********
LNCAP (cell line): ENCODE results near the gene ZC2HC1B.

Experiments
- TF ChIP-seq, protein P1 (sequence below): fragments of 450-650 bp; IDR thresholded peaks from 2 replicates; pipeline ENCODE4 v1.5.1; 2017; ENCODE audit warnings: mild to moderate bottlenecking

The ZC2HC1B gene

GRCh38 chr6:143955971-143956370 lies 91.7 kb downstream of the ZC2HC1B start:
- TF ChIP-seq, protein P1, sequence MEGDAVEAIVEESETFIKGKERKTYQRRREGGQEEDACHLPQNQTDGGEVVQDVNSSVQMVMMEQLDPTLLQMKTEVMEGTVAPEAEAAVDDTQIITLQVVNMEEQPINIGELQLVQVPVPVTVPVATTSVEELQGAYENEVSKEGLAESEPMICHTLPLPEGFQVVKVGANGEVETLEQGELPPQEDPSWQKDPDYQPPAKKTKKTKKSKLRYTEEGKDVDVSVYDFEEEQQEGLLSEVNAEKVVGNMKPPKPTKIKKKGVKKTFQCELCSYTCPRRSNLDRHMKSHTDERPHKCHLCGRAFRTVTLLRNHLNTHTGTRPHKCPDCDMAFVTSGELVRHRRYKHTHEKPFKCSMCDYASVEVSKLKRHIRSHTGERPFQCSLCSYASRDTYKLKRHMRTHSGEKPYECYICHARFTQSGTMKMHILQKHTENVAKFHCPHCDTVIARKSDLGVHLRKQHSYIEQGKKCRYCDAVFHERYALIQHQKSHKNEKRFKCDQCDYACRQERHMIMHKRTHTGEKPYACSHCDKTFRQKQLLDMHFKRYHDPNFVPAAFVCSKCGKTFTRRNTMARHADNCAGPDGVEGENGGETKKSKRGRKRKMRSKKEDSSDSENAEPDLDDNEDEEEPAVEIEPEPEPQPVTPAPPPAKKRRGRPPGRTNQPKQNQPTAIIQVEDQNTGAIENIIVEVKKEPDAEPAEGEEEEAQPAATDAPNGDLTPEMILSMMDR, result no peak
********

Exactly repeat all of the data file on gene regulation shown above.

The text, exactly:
LNCAP (cell line): ENCODE results near the gene ZC2HC1B.

Experiments
- TF ChIP-seq, protein P1 (sequence below): fragments of 450-650 bp; IDR thresholded peaks from 2 replicates; pipeline ENCODE4 v1.5.1; 2017; ENCODE audit warnings: mild to moderate bottlenecking

The ZC2HC1B gene

GRCh38 chr6:143955971-143956370 lies 91.7 kb downstream of the ZC2HC1B start:
- TF ChIP-seq, protein P1, sequence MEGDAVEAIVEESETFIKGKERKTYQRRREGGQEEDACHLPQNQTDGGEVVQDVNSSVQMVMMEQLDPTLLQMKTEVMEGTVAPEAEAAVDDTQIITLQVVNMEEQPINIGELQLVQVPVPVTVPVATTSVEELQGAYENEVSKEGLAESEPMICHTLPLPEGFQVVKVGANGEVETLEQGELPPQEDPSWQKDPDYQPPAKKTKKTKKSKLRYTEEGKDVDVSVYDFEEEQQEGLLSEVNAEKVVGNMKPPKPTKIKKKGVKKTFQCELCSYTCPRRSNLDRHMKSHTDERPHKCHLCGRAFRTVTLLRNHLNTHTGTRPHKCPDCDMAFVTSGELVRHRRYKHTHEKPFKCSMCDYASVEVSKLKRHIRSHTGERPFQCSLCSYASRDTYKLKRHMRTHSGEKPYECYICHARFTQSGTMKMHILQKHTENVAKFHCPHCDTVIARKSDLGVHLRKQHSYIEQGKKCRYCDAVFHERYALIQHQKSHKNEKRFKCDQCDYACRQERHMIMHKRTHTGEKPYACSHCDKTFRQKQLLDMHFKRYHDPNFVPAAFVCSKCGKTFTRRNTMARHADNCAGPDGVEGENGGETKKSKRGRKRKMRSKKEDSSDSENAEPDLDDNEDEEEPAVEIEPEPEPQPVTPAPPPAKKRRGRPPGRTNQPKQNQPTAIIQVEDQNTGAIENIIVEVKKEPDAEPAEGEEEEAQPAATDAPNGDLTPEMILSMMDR, result no peak